Cyberattacks come in many forms. These can include malware (viruses, worms, Trojan horses), email phishing scams, Distributed Denial-of-Service attacks, SQL injection, Man-in-the-Middle attacks and session hijacking, among others. Ransomware— software that prevents users from accessing files unless a ransom is paid— has spread like wildfire over the world and has become the "go-to" method of attack on industrial control systems. Industry 4.0’s convergence of IT and OT gives hackers access across an entire enterprise by exploiting system vulnerabilities, meaning more opportunities to find data to place a ransom on.

Improving Network Resistance

Any company, regardless of industry or size, can become the target of cybercriminals if it possesses something that will advance a cybercriminal’s goals, be it financial or ideological. Small companies are often more vulnerable to insider threats because they lack basic cybersecurity and face insurmountable costs addressing compromised data, customer loss and regulatory penalties.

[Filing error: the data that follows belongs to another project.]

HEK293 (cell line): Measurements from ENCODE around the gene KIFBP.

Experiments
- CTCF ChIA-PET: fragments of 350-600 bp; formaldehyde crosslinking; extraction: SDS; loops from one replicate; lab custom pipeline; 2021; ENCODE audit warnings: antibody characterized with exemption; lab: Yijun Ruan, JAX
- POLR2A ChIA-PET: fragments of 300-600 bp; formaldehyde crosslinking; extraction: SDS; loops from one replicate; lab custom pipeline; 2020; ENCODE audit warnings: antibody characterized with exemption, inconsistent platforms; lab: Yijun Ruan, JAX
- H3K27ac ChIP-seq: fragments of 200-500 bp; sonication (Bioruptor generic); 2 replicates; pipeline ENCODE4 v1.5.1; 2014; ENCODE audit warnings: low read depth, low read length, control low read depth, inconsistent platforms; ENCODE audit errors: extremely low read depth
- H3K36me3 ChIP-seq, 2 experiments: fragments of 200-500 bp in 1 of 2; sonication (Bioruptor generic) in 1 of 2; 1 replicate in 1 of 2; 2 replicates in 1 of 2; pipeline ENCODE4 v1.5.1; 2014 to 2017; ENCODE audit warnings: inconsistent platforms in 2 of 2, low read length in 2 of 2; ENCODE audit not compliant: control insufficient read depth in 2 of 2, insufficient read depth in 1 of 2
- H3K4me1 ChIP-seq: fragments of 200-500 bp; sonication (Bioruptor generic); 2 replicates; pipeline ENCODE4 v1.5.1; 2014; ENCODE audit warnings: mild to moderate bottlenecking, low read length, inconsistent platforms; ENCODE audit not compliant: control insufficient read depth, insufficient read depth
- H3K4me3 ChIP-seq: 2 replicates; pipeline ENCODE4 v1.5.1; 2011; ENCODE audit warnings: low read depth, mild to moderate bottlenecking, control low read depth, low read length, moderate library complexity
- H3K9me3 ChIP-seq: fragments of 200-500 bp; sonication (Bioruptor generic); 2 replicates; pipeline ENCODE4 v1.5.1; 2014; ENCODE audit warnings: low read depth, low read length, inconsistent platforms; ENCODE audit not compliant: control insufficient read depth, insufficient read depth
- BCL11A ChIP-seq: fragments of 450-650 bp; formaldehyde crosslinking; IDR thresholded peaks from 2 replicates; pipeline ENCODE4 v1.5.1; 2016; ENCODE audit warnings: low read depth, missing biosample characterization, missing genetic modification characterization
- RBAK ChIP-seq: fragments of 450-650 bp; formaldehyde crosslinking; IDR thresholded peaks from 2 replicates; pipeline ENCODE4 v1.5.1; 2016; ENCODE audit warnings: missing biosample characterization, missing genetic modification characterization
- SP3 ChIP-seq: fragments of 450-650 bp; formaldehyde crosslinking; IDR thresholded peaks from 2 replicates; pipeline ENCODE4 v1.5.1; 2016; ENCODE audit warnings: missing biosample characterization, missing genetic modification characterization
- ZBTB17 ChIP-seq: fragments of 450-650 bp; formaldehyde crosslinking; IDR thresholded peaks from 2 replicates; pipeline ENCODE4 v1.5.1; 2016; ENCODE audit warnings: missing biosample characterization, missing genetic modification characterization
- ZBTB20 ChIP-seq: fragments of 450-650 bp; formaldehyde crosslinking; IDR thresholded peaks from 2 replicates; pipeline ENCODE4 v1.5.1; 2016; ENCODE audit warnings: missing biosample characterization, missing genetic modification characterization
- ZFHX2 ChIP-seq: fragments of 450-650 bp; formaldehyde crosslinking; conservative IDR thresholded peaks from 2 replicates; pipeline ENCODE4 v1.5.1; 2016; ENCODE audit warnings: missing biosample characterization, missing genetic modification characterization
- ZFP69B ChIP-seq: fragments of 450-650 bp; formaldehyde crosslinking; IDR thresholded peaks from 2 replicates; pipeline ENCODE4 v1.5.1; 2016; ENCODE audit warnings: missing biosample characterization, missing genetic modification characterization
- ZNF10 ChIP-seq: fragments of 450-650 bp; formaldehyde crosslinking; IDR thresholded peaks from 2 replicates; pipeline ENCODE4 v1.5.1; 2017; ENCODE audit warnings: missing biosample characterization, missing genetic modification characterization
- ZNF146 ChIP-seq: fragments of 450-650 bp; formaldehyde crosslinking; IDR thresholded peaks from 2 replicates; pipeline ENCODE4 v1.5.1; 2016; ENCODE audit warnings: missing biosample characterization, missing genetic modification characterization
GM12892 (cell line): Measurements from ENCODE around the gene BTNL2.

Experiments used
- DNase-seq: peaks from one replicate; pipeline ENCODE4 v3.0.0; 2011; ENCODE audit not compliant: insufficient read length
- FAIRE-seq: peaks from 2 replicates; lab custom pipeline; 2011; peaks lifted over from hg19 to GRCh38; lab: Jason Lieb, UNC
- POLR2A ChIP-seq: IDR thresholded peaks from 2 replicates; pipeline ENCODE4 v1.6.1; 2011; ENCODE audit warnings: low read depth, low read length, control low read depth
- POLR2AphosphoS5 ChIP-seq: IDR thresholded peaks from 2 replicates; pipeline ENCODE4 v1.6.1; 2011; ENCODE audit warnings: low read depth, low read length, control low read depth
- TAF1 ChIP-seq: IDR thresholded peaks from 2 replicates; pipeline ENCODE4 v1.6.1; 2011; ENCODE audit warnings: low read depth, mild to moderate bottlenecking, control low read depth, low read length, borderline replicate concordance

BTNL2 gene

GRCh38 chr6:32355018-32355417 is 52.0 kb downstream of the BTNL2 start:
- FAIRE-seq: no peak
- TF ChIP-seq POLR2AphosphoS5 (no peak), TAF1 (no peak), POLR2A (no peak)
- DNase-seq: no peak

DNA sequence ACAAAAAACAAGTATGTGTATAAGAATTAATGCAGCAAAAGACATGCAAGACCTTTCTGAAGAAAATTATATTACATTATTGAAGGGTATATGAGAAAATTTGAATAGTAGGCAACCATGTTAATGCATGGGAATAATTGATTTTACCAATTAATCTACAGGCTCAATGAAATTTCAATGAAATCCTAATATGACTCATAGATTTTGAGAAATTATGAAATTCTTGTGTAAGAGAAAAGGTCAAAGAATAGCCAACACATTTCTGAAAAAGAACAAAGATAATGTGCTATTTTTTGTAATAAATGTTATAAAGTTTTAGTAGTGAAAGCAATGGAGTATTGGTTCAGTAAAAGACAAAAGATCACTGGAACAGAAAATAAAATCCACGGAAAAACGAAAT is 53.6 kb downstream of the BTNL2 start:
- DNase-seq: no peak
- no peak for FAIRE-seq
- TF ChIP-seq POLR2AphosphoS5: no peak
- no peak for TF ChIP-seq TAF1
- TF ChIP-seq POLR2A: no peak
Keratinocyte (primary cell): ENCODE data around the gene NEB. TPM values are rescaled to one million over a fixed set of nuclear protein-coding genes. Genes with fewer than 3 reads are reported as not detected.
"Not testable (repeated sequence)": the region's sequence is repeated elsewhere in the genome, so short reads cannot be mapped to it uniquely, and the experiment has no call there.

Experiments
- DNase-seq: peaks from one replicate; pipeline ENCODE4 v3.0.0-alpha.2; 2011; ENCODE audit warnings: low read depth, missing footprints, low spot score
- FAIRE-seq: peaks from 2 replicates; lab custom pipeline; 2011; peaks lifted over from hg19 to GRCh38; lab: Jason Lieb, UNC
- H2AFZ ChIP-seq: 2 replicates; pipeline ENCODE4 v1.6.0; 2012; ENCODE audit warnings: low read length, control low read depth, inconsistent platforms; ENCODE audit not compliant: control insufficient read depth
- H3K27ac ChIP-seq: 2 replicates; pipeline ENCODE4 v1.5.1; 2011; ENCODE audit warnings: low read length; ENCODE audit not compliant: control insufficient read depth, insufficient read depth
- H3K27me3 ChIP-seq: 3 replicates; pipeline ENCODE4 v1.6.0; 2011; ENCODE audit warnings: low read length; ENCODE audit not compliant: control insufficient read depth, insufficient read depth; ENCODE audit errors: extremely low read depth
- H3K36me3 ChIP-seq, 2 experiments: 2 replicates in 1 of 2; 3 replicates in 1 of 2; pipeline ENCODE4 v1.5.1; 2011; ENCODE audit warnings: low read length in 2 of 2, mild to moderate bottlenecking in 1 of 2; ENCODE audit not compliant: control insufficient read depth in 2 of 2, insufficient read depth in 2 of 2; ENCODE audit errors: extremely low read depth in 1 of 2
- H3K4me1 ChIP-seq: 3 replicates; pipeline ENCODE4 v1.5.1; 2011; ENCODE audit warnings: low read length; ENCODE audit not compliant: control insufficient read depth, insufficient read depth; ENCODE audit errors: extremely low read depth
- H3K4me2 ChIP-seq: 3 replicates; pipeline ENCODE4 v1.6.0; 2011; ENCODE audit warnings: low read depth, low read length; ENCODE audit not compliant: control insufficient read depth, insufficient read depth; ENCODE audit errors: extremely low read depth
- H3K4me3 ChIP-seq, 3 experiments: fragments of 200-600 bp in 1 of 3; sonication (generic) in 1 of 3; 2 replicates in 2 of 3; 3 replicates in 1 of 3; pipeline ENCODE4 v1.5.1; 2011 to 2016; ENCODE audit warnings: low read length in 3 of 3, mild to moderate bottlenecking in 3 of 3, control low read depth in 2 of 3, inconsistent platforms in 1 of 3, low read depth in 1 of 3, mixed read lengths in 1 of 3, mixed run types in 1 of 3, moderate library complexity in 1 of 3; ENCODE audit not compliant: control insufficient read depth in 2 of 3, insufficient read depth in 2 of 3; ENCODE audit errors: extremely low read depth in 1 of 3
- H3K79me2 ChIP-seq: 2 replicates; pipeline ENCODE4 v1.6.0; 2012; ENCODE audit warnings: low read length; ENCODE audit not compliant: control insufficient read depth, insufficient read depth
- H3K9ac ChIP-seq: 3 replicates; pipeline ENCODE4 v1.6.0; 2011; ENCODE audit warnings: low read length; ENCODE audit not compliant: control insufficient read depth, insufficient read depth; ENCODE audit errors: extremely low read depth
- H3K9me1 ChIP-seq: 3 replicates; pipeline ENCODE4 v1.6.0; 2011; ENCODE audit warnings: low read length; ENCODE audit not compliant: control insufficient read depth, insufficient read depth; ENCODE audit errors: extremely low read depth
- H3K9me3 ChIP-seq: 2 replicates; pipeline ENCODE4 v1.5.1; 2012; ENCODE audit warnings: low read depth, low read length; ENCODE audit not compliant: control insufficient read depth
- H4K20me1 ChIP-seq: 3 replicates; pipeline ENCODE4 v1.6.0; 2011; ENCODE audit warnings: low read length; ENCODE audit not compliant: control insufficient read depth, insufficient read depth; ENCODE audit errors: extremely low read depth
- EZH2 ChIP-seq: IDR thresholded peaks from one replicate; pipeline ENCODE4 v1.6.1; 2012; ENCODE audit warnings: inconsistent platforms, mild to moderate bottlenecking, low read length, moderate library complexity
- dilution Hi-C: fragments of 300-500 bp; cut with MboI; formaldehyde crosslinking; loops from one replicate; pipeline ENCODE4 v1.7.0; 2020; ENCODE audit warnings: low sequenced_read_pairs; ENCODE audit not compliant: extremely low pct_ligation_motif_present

Big or small, every company needs to remain vigilant. Below are actions businesses can take to improve their overall cybersecurity posture.

  • Segment OT and IT. By doing this, you’ll ensure that the harm caused by an attack will remain contained inside the "zone" that was violated, while still allowing safe data flow between IT and OT.
  • Use multi-factor authentication: All internal sensitive data and services and externally facing authentication portals should employ MFA. With the use of this technology, accounts are kept secure even when passwords are cracked.
  • Secure applications: Prioritize whitelisting and properly install malware configure applications that can run containerized malicious code.
  • Create stronger passwords: Passwords ought to be at least 12 characters long and contain alphabetic, numeric and special characters.
  • Hire OT cybersecurity pros: Traditionally, cybersecurity internal operations has been a function of the IT department. With OT infrastructure and connected devices growing in complexity and connectivity, it is playing with fire to not to have knowledgeable employees overseeing OT cybersecurity in alignment and communication with IT and business leadership.
  • Determine baseline behavior: Baselining will establish normal behavior of the network to enable the detection of abnormal behavior down the line.